Feeling the history.

Marguerite struggling with the amusing billboard and your imposed face concept.

Caesar defiling some of the old stuff.

Lark Quarry.

Cool moveable model dinosaur.

The next day we trekked out to Lark Quarry, a 220km round trip on dirt road, feeling nothing but gladness that this would be our last ‘educational’ experience for a while. We got there just in time for the 10am tour with Gary. What a breath of fresh air. This experienced, local and friendly tour guide endured our noisy children with a smile and was happy to ‘get off track’ from his informational ‘speech’ (unlike some other trainee guides who have been aforementioned). Lark Quarry is the only evidence of a dinosaur stampede in the world. The stampede, which happened around 90million years ago is now enclosed in an environmentally controlled ‘shed’, though Gary told us how when they uncovered it in the 1960s, anyone could and did walk over it. Then they put a roof over it to try and protect it from the rain, which the cows and kangaroos thought was really kind as it’s hard to find shade out here. It was then fenced, but the stampede was then set on fire by a welding spark causing black plastic to melt onto it. Finally in 2002 an actual enclosed building was erected with some nifty looking stone walls, one of which promptly collapsed onto the stampede before actual walls that could pass a building inspection were put up. Luckily, when the section containing the stampede was first excavated a silicon mould was taken, preserving the integrity of the footprints for eternity, even if the site hasn’t been. It was really interesting and we did a quick walk around, admiring the stark landscape, and thinking that perhaps our luck had changed.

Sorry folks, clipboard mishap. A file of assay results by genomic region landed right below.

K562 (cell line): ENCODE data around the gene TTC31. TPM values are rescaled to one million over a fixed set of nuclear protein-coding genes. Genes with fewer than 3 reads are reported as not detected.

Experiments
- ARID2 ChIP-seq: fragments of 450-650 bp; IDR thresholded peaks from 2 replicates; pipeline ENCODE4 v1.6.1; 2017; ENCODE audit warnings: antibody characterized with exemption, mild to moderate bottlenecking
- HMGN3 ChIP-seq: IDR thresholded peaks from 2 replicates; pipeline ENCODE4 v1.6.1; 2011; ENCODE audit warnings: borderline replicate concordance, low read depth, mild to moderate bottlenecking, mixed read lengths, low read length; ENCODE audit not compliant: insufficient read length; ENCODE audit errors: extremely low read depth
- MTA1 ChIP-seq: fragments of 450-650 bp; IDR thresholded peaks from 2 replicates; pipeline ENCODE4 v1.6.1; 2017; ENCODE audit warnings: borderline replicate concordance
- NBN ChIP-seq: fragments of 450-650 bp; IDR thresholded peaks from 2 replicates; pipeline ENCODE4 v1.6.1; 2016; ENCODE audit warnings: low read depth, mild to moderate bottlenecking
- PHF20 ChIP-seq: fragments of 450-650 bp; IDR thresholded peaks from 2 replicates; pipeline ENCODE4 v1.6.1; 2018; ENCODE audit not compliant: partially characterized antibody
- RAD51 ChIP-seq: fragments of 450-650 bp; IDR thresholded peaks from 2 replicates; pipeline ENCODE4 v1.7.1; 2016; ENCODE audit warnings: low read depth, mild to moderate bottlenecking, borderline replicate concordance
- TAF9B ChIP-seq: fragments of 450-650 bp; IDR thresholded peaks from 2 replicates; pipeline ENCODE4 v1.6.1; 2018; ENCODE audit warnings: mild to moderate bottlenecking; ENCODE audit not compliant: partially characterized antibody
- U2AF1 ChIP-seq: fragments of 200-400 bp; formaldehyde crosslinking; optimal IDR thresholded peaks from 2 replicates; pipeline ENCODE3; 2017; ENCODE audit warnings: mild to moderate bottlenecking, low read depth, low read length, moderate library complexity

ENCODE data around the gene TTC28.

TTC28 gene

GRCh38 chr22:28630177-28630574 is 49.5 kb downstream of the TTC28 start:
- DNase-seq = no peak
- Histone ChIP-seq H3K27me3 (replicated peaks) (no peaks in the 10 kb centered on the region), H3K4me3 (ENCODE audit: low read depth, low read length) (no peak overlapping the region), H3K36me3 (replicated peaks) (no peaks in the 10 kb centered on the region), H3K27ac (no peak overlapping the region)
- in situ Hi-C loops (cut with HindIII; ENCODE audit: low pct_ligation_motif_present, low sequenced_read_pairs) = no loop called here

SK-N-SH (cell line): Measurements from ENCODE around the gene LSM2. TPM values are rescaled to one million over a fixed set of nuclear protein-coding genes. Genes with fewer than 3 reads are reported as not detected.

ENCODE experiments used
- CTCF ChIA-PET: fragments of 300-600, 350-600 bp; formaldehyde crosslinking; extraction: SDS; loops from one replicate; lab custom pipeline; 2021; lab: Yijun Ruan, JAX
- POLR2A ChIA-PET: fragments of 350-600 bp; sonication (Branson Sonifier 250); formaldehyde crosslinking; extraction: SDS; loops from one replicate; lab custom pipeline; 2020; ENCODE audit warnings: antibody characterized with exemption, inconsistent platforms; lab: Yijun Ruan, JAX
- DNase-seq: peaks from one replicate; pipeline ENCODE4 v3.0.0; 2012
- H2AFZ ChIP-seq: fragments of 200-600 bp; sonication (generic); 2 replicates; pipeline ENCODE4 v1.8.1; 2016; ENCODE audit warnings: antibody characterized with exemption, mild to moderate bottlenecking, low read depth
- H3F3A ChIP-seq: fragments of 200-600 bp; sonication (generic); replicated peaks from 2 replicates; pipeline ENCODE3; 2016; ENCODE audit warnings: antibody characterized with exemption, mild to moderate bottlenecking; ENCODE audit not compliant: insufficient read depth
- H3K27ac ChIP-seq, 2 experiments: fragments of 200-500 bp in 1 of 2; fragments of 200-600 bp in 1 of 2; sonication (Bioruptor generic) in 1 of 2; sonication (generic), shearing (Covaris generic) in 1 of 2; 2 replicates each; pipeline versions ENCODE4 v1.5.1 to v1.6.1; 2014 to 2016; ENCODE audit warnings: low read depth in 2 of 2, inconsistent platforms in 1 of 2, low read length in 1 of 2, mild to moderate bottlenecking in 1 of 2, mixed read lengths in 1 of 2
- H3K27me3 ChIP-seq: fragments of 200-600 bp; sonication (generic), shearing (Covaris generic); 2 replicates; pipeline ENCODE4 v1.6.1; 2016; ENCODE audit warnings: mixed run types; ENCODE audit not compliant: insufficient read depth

The stampede... you can see the predator dinosaur marks in a line on the right.
The rock shelves show how far down they excavated to get to the stampede.

Close up of the big dinosaur and then the scattering of the smaller ones. Below is a better explanation..

Beautiful colours at Lark Quarry.

Back to Winton and the flies, took the kids to the pool for the afternoon in an attempt to escape the searing heat, only to be told this was the only day of the year it was closed because of the school swimming carnival.

 Winton 3, the Uys Huis 1.

Winton isn't all that bad, having a very lovely main street, but it was definitely time to get away from it all. Next stop, Porcupine Gorge.